Note: I'm home now, so this blog is changing. I'm going to use this as a place to post some things some of the time, including this post, a response to a former fellow journalism student, Alicia's blog where I had too much opinion to contain to the comment box (it told me my comment was way too long to post).
Here is the original post that this is in response to: The invention of laziness: http://afox-tale.blogspot.com/2010/08/invention-of-laziness.html#comment-form Please read it first to understand the points I'm making, relative to her arguments.
I agree with a few of your points, Alicia, though I also strongly disagree with a few.
I think you're totally right that TV in general can lead to a lazy population. However, like the internet and nearly any technology, that's really all about how we use it. What about the news (surely, a topic we've talked about too many times in the course of getting our j-degrees)? Isn't there value in that for children? Growing up in my house, we always had plenty of channels, and part of that was watching the evening news with my parents, during and after which, my parents would talk about news items and include me in the conversation. I like to think it made me a more informed person than my peers, especially when I was younger.
I also really take issue with your statement that the quality of tv has necessarily sharply declined over the years. For starters, sexism (including unflattering portrayals of masculinity) has always been prevalent on tv. There was a time when it was funny (at least to many people) when Ralph threatened Alice “Pow, right in the kisser” and to send her “straight to the moon.” This was a show that families could watch together. I think the things that teaches kids are pretty apparent, but I’ll gloss them anyway: violence is okay, threats are okay, husbands rule the household and should discipline their adult wives when they do something “wrong,” etc. I totally agree that there are serious problems with the common sitcom portrayal of a bitchy nag wife and a husband too stupid to boil water who still life the “blissful,” traditional life of career-oriented man and child-oriented woman. However, if I’m deciding which is the lesser of two evils between that and threats of domestic violence as comedy...well, I know which one bothers me more.
You’re right that there is more sex and violence and “strong language” used during primetime slots than there used to be (and more aired on Canadian tv than American), but I don’t think this is always a problem. Some of the violence I take issue with because it’s often in the context of sexy, powerful mobsters and glamourized killing, and the real consequences can be glossed over. I think it’s a very puritanical North American view that sex and swearing are always bad for children to hear about. In many European markets, they are actually much more liberal with what they show on television. For starters, in North America, female bodies on tv are almost always sexualized. In other areas, this isn’t always true. Have you ever seen the original British “How to Look Good Naked” series? It has a few problems (which I won’t get into right now), but it shows women’s real bodies, sometimes in their stark entirety, cellulite and all, and celebrates them as sexy because they are real and comfortable. I think that this is exactly the sort of message we actually need to be teaching children when they’re young: bodies don’t need to be size zero, plucked, tanned, polished and fat-free to be sexy, nor do they need to be sexual at all times. Hiding the sexualized form from curious children at all times doesn’t actually do this; however, it does add a taboo factor that is damn near irresistible for kids. As for the language argument, I know this is a matter of taste, but I tend to believe that words are just words and they only have power when we give them power over us. There are certainly words I don’t think are appropriate, but for me, it’s things like racial slurs that are problematic, not the “f-word,” as we euphemistically call it. I know that’s entirely about upbringing and value, and my mother actually is quite bothered by “vulgarities” like that one, but I think that in shows that are meant to reflect a reality, words like that are part of that reflection because they exist in the real world we live in, and that to censor them all as problematic is a huge overstep.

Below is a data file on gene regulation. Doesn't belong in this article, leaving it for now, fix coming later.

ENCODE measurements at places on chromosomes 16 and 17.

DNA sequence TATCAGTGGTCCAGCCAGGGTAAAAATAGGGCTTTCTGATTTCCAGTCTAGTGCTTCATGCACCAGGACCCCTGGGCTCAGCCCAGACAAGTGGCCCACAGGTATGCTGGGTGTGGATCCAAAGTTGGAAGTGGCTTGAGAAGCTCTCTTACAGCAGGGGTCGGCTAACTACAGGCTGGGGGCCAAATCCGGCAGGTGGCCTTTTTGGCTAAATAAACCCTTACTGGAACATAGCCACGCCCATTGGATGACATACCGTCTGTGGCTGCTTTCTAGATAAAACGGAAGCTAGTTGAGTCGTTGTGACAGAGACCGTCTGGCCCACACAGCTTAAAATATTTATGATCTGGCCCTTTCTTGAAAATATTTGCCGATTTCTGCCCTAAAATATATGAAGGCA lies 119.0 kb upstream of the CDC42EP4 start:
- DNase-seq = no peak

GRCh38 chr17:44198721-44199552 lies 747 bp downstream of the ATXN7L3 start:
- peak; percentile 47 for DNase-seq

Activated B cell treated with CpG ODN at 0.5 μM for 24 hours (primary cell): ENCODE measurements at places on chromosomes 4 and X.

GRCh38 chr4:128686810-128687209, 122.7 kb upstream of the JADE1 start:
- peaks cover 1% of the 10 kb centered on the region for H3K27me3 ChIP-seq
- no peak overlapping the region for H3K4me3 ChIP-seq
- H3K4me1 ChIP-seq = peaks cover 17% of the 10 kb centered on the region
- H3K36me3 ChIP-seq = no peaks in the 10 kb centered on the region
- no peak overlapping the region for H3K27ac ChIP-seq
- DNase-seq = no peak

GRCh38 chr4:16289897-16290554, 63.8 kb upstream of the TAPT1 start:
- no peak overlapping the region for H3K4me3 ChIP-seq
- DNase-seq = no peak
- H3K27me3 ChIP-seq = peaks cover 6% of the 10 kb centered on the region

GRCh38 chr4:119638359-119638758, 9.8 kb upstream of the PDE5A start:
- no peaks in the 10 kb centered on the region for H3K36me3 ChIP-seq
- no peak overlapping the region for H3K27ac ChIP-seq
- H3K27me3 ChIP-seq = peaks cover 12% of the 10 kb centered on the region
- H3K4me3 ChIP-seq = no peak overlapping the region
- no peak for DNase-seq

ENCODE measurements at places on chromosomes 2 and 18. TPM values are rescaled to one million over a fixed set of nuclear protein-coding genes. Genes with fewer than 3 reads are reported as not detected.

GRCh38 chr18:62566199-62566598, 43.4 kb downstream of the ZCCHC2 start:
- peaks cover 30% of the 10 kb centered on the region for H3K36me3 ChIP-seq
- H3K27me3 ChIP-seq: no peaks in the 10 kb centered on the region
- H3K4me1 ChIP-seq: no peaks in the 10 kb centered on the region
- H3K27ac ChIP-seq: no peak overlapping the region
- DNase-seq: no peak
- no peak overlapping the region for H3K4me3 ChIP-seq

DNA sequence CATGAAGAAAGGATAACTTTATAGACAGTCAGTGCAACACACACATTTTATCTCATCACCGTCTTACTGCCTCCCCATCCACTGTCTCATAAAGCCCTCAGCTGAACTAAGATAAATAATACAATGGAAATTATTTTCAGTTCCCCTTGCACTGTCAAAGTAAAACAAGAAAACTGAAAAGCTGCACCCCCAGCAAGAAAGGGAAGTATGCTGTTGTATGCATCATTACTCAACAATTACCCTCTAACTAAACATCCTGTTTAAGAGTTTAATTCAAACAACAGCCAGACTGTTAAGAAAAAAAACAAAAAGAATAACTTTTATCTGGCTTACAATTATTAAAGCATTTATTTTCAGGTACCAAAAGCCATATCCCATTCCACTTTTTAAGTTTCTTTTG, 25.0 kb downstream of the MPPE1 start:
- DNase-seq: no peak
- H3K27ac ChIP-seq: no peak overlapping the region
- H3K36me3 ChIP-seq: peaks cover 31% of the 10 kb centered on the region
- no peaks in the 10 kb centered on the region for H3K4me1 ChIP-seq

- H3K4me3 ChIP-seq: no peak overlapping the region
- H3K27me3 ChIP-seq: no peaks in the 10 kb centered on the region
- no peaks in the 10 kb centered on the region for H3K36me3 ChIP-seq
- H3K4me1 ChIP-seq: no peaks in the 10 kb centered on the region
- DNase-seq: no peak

All that being said, tv can be a problem. Studies have shown that small children who watch even educational shows are worse off than those who interact with parents, and other children and adults instead. TV has always been linked to increased violence and sexual violence (as have video games and unrestricted internet access), but to me, that suggests that a more middling view of tv (and other technology) is best. It’s not the evil destroying our kids, but a technology and medium that is message dependant.